Dir: Alex Kurtzman
Star: Tom Cruise, Sofia Boutella, Annabelle Wallis, Russell Crowe
I went into this with low expectations, so it’s a bit of a double-edged sword to say that the film met them. It probably helps that I only barely remember the Brendan Fraser series. The only thing about it which seems to have stuck in my mind is the fantastically bad CGI putting The Rock’s face on an arachnid’s body in The Scorpion King. [Even by the low bar of CGI in 2002, it wasn’t good at the time, and has not improved with age] It certainly seems this version is going down the same, action-packed road, rather than any of the previous (re)incarnations.
This is probably wise: mummies were always the least interesting of the Universal monsters, desperately in need of something to beef them up. Not sure this is it, however. Especially when the efforts here at franchise creation are painfully clear. Most obvious, is the shoehorning of Dr. Jekyll (Crowe) into the story for no real purpose – except to show off a lair populated with artifacts from other films, like a skull with vampire fangs and what appears to be the hands of the Creature from the Black Lagoon. His presence reminded me more of another misbegotten monster mash, 2003’s The League of Extraordinary Gentlemen. When the film is happy to be its own thing, it’s by no means terrible. Bland and hardly ground-breaking, to be sure, with Cruise capable of doing this kind of thing in his sleep.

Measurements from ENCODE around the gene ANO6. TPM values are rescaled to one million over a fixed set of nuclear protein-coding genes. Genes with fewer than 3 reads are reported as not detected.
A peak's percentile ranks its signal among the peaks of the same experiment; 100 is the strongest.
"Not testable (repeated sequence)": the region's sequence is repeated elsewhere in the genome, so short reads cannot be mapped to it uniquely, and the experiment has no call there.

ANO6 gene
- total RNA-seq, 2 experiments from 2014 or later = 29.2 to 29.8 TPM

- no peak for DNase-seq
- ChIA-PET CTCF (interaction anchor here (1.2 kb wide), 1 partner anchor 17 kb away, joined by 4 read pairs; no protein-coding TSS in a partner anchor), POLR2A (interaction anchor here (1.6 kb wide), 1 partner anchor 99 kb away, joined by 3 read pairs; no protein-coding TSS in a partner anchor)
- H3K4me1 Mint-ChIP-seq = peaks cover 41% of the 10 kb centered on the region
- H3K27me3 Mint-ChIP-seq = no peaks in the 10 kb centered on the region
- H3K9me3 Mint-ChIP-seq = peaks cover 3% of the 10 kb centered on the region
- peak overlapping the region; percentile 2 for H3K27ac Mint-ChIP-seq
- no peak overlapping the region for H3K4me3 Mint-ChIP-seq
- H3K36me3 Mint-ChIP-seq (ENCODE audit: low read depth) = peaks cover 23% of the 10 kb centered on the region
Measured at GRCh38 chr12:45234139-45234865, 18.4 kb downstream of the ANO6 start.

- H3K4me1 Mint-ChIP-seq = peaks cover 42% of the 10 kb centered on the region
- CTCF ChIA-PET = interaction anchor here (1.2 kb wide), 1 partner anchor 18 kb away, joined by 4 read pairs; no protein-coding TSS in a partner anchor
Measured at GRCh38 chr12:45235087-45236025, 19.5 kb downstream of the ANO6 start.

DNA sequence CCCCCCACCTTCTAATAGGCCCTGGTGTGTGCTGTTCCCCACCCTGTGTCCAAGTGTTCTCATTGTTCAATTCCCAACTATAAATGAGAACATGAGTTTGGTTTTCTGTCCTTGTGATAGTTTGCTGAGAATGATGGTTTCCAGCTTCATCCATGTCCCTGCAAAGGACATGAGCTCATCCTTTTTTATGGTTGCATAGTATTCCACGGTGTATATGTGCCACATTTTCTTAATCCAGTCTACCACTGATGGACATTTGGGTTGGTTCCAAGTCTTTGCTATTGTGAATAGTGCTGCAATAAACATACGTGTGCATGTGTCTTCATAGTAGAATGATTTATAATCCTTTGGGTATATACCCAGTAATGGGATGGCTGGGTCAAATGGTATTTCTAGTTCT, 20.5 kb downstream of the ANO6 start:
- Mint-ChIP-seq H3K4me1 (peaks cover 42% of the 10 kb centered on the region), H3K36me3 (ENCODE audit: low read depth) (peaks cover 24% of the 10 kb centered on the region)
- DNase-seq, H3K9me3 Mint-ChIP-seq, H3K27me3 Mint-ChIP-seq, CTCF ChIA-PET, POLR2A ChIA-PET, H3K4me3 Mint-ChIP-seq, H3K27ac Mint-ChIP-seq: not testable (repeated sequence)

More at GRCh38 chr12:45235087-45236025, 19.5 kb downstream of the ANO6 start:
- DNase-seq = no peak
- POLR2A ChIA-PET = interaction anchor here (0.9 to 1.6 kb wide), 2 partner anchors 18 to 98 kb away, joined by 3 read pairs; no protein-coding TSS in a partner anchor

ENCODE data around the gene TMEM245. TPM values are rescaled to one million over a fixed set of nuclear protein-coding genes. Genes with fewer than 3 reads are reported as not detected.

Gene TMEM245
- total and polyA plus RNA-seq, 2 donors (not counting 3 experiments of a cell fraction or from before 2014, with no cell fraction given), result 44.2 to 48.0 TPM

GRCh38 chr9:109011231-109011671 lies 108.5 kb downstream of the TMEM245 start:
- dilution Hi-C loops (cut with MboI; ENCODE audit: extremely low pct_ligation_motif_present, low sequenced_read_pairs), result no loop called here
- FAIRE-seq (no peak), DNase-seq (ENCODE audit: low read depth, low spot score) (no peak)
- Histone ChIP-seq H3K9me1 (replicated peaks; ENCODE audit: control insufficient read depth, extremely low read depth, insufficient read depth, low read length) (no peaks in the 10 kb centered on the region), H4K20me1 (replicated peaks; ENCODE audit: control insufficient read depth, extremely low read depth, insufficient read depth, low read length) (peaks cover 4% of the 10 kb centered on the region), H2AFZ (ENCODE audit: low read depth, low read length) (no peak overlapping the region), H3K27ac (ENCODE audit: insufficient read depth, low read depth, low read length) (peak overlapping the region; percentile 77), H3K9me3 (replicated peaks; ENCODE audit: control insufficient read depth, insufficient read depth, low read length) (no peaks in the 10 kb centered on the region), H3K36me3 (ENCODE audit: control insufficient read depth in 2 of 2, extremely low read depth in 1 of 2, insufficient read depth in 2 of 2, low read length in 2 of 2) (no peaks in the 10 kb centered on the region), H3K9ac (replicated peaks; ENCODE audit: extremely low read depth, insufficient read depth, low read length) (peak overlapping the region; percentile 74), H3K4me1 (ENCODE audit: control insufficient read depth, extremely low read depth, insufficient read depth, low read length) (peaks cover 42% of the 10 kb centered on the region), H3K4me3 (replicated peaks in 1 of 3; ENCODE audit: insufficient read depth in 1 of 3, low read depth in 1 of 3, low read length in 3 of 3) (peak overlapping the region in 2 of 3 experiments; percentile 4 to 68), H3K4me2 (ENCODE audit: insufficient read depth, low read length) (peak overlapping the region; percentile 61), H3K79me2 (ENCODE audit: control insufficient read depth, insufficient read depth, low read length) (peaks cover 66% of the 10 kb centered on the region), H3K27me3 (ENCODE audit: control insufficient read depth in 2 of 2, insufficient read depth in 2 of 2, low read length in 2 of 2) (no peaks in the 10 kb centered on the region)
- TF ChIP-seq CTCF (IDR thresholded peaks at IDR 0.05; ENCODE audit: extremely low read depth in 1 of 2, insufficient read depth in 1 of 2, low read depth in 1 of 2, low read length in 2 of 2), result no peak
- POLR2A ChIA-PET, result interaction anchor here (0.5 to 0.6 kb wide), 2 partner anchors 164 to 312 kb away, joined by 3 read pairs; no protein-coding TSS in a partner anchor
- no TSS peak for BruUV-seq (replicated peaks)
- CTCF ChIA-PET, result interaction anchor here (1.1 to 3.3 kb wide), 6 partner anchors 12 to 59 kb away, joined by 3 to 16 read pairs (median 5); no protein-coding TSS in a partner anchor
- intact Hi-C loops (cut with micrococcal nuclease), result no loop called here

Yet it was adequately large-scale, Boutella (last seen bouncing around on running blades in Kingsman) makes for a decent alternative to Arnold Vosloo, and Wallis… I’m sure she does something to justify her presence in the film, though I’m not prepared to swear to precise details. It starts off in Iraq, where scout/tomb raider Nick Morton (Cruise) and his former lover/legit archaeologist Jenny Halsey (Wallis) literally falls into an Egyptian tomb. Which is weird, ‘cos Iraq. Turns out the Egyptians didn’t want anything to do with the mad royal bitch buried there, entombing her in a far-off vat of liquid mercury after she sold her soul to Set and murdered her family. And as we see on the flight back to London, they weren’t wrong. She returns to sorta-life, and makes Nick an indestructible toy, with the aim of completing her interrupted ritual and using him as a vessel for Set.
I feel like the film maybe slipped some Rohypnol into the Grand Canyon Pilsner I enjoyed during it. For I have only vague opinions about the film, rather than specific beliefs. I can’t point to many particular scenes as “That was good/bad.” The plane crash was well-staged; it won’t be appearing as an in-flight movie any time soon, that’s for sure. The two-pupils thing was creepy. And Nick’s dead sidekick turning up to offer helpful advice has me hoping that part of the studio’s “Dark Universe” will be An American Werewolf in London. [Wikipedia informs me that was a production of now-defunct Polygram, so I’ve no idea where the rights now reside] Otherwise… I suspect it will take considerably less than Brendan Fraser’s 15 years for this to be completely forgotten. Probably around 14¾ years less.